Prevent spread of norovirus during holidays


(12/20/2006)

By Carol Ann Burtness

Food Science Educator

U of M Extension Service

A mild case of overeating might be expected over the holidays. But make sure your family and friends go home with no more than that -- and not a case of foodborne illness.

Norovirus is the foodborne illness we've heard about on cruise ships and in restaurants, hospitals, and schools. Norovirus is also the leading cause of foodborne illness outbreaks in Minnesota.

This highly contagious virus is usually spread by direct person-to-person contact or through contaminated food. Symptoms include nausea, vomiting and diarrhea with a low-grade fever and chills. Symptoms usually disappear after a couple days, but infected people can still spread the disease up to two weeks after symptoms end.

Foodborne viral outbreaks usually occur when an infected person with inadequately washed hands handles food that is served raw, or handles ready-to-eat foods such as salads, vegetable trays or cookies. Touching surfaces or sharing contaminated food utensils or drinks can also transfer the virus. Food served buffet-style makes it easy to share contaminated food items.

The best way to prevent the spread of this virus is to wash your hands thoroughly with soap and water. Handwashing is important before preparing food, before eating and after using the bathroom. Also wash your hands before and after changing diapers or assisting someone who is ill.

Other ways to prevent norovirus:

Wash fruits and vegetables before serving, especially if served raw.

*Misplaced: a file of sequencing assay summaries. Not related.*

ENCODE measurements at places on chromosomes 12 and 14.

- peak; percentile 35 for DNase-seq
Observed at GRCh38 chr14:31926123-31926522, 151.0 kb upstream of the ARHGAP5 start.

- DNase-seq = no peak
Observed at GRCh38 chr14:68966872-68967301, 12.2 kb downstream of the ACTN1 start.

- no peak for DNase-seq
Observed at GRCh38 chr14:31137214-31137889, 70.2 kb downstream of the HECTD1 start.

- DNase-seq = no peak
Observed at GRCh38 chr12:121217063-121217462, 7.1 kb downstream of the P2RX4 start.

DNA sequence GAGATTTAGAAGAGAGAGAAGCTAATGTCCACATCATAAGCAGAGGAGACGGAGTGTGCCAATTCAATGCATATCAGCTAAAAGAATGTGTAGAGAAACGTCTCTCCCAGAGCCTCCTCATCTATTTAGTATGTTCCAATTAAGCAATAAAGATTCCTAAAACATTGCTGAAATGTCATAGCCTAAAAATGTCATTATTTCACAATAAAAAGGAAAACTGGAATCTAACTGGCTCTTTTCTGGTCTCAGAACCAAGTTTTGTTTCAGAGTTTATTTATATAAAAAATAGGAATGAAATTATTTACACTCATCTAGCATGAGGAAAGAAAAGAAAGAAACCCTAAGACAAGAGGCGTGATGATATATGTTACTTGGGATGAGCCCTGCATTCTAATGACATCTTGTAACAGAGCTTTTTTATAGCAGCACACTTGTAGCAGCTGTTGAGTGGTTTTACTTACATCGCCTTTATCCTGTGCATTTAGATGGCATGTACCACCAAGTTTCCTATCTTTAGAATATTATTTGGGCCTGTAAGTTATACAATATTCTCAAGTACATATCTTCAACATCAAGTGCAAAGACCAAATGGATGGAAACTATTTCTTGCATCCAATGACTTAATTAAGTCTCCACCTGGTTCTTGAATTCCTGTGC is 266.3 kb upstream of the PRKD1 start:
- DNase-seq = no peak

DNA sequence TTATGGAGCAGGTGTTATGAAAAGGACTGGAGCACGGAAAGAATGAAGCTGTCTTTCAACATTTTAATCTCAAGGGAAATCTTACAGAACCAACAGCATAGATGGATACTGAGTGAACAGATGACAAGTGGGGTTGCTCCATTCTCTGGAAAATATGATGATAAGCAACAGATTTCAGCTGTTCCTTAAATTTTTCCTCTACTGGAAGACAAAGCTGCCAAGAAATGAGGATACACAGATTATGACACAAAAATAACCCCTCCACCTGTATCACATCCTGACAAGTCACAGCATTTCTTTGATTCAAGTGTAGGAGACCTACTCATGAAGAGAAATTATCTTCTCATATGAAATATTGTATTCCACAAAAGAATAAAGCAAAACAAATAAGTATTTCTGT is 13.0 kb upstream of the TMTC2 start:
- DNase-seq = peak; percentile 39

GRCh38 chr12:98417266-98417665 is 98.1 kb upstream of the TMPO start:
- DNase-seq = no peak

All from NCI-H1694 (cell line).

Stay home if you are ill with diarrhea and vomiting.

Keep sick children and ill infants in diapers away from food preparation and serving areas.

Toss contaminated food items.

Clean and sanitize contaminated surfaces with a bleach solution (1 teaspoon bleach mixed with 1 quart of water).

Follow these tips to keep holiday buffets safe:

Serve food in small containers and replace them often That will help keep hands from contaminating more food with bacteria and viruses. Also, the new dish will keep the food at a safe temperature longer.

Throw out food that has remained at room temperature for more than two hours.

Keep hot foods hot (140 degrees F or warmer) with chafing dishes, crock pots and warming trays. Use a food thermometer to check temperatures.

Keep ready-to-eat foods that contain eggs, meat and dairy products (e.g. eggnog, cream-filled cakes and pies, and foods frosted with cream cheese or whipped topping) in the refrigerator until it's time to serve them.

And when serving dips, place a spoon near the serving bowl to encourage guests to spoon the dip onto plates. This can help prevent contamination by discouraging "double dipping."

 

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